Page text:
This evening, I arrived back home for the holiday. Of course, it's late in the year, so I probably won't have a ton of naturalizing to do. Yet, I'm daydreaming about what I miss in the warm seasons. There are some species that are more regular here, that I can only hope for as a rarity in Wisconsin.
Southern red-backed vole can breed through this month, and they use above-ground runways! "In the fall, it eats nuts and seeds. It also eats fungi, roots and some
insects." Prairie voles compete with and are pushed out by meadow voles. Its food sources are "insects and few fruits in the summer and autumn."
Yes, I stole the title from my favorite comical bird field guide! I have been digging into the winter ecology of some of the small mammals in Wisconsin. As the ground becomes snow-covered, it seems my best hope of discovering something "new" on my local walks is to learn about the furry animals. I'd like to learn more about tracking, and I've been compiling information about things that are out during the day (i.e. not hibernating). I'd like to at least be aware of "what's out there" in the Madison area, even if I'm not lucky enough to spot these elusive creatures!
Southern red-backed vole: This species becomes diurnal in winter, and may even forage overhead in trees! So, be on the look out for these guys climbing trees and peeling bark, particularly in mesic sites of mixed or conifer forests. Their microsite preferences include "cool, damp, wooded areas among rocks, mossy logs, hillsides, and streams." In winter, they use stored food, but also forage for tree roots and seeds.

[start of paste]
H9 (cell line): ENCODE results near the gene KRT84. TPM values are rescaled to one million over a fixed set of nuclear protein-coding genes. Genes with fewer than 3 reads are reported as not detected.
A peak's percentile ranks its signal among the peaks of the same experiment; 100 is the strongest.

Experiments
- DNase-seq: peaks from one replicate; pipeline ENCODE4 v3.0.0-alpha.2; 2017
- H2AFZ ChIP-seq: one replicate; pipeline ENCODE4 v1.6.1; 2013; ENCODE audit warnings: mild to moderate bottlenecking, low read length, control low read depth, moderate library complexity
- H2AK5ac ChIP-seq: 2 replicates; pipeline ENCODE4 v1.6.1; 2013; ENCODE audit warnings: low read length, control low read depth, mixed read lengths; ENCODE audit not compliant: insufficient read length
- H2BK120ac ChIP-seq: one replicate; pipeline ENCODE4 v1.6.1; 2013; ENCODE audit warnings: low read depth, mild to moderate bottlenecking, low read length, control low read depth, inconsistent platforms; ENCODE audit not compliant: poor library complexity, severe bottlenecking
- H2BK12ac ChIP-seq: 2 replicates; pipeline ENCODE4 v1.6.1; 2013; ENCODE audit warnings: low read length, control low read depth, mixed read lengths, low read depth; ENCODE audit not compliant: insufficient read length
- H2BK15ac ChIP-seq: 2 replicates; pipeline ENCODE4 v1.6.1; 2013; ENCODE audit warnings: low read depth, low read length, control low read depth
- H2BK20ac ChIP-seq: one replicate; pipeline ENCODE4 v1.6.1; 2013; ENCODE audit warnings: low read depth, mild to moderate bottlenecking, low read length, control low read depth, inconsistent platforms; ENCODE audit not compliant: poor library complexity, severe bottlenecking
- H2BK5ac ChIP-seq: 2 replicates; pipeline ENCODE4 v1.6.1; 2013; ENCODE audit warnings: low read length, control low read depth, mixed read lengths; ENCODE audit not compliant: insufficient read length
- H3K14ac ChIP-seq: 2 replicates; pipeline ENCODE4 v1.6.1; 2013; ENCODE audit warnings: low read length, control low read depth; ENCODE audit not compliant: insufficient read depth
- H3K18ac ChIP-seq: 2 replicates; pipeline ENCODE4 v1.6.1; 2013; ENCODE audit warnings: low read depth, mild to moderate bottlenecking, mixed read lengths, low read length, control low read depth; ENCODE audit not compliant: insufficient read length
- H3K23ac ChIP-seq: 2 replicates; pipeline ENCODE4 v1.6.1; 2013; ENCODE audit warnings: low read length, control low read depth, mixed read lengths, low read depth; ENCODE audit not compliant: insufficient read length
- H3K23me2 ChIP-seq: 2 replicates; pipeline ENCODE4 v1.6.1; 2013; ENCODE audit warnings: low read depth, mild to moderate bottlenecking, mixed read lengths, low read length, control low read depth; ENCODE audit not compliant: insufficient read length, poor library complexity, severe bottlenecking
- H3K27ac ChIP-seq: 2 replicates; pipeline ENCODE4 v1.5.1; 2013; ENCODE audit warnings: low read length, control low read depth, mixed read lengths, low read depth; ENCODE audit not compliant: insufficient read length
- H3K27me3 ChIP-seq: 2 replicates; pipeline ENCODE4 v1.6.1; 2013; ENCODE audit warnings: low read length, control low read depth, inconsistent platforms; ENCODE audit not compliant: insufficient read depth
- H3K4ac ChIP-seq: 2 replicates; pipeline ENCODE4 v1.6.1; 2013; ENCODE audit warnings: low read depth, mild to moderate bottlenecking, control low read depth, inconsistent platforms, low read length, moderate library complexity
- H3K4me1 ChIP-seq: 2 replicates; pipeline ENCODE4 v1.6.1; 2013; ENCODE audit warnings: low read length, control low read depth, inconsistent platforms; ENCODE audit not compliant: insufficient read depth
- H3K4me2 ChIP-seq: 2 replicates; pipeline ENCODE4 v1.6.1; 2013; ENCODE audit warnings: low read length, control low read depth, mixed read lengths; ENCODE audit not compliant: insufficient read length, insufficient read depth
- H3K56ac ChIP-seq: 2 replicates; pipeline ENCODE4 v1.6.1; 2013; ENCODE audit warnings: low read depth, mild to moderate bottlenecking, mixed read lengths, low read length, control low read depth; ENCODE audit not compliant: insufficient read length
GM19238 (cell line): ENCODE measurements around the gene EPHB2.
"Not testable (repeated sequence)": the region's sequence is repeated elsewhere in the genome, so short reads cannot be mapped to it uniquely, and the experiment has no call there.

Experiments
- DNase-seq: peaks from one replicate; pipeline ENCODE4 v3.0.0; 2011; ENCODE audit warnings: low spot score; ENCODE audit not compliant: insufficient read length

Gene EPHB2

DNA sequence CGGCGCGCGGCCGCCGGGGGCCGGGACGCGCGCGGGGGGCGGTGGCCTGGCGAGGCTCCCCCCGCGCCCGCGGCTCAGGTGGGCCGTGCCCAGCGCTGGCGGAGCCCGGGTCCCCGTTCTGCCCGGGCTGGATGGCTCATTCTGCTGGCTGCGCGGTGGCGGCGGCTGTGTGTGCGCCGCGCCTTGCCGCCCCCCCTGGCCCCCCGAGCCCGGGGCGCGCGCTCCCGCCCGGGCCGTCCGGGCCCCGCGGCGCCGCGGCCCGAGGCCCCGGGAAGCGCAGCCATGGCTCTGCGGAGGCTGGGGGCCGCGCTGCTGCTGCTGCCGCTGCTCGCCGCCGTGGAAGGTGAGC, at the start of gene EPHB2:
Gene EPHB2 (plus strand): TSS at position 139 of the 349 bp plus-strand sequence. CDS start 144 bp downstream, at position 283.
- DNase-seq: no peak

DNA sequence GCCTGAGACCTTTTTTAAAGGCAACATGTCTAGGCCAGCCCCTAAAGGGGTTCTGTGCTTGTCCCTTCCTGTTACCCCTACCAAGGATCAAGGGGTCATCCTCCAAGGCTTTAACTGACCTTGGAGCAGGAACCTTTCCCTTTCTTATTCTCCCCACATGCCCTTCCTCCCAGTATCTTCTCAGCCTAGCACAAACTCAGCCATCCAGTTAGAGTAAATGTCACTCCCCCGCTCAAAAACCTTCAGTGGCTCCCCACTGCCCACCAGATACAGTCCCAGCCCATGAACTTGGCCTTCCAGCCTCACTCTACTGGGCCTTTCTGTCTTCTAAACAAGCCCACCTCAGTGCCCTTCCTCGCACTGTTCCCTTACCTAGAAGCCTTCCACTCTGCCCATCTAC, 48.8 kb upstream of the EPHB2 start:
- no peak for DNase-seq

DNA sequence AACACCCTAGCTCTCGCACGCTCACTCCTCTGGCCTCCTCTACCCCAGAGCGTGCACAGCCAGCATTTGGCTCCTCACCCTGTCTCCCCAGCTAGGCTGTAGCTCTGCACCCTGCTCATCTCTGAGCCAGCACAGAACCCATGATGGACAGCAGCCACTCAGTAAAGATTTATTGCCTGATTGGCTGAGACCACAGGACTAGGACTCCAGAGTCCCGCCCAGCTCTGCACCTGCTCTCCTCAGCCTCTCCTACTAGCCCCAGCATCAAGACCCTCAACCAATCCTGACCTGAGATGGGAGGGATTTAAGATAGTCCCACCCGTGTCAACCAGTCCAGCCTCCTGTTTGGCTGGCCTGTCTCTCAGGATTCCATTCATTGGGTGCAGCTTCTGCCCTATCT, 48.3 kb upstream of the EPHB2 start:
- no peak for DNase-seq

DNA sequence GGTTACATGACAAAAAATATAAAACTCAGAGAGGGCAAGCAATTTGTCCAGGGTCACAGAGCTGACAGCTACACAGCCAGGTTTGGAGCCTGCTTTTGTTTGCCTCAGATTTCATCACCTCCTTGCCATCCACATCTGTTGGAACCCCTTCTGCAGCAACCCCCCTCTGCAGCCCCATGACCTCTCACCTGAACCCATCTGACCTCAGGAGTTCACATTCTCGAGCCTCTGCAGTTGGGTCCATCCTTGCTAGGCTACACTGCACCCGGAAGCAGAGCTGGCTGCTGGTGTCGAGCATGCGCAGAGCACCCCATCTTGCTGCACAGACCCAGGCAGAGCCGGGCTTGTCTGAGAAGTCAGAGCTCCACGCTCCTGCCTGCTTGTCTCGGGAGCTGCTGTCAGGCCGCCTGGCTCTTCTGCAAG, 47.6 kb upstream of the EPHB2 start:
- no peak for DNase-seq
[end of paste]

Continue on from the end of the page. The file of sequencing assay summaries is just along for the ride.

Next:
Prairie vole: This vole also switches to a diurnal rhythm with the season, and can breed year-round! Populations appear to be cyclical, so if this is indeed a mild winter, perhaps next year will be a "boom year." In the winter, this species feeds on bark, roots and moss. A note about its habitat preference: "...found in dry grassy areas along fence lines and in open fields; sandy prairies and slopes, especially if weed or grass grown; abandoned farm fields; seldom in sparsely wooded areas. Preferred habitat seems to be native prairie sod, of which there is little left in the State." - Wisconsin DNR
Southern bog lemming: Despite the name, this species in our area occurs in "mostly grassy meadows" and can be found in the afternoon onward.
White-footed mouse: This species feeds on nuts and seeds during the winter, and will also use food hoarded in preparation for the season. You might find them a little too close to home (i.e. in your house)!
Chances for seeing any of these out and about are admittedly slim, but perhaps all the more necessary to be aware of our hidden wildlife!
So, we finally have our first snowfall tonight! Once again, my naturalist hobbies are about to shift for the season. This year, I hope to finally get into tracking. We also have some new members of the department who are doing mammal research, so I hope to learn from them.
In light of the first snowfall of the year, I also changed the theme a week early! I stuck with an orange, though, because the suggested red was a little bright. Also, keep rolling tigers!! Clemson pride!
We finally make a long overdue venture to this park in our county! I had never been until today, and it was really neat. We checked out the St. Mary of the Oaks chapel, and then wandered through fields and woods for a little while. There were a lot of mushrooms today! I saw what I think was the same species I saw yesterday (maybe?) in the arboretum, which I'm wondering if it's Trametes elegans.
Further down the path, I was delighted to find a mushroom I'd been hoping to see: Bisporella citrina!
This area of the woods was rich with cup fungi, in all sorts of bright colors. I found again a fungus I first located in the north woods...
This time, I got a better picture of its namesake: the staining of the wood that hosts it. This dyed wood was once valuable to artists.